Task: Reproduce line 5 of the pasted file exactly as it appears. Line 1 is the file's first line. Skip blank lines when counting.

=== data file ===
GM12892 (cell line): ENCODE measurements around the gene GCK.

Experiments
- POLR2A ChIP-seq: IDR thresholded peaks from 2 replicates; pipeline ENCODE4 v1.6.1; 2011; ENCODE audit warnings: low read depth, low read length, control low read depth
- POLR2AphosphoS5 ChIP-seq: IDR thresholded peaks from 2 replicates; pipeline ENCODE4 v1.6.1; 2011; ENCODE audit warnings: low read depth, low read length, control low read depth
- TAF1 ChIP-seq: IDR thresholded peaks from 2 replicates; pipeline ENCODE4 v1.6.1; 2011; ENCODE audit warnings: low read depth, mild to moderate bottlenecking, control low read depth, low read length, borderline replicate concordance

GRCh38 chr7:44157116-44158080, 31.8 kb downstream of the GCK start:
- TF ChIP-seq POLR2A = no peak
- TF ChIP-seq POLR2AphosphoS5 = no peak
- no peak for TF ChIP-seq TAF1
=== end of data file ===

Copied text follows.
- TAF1 ChIP-seq: IDR thresholded peaks from 2 replicates; pipeline ENCODE4 v1.6.1; 2011; ENCODE audit warnings: low read depth, mild to moderate bottlenecking, control low read depth, low read length, borderline replicate concordance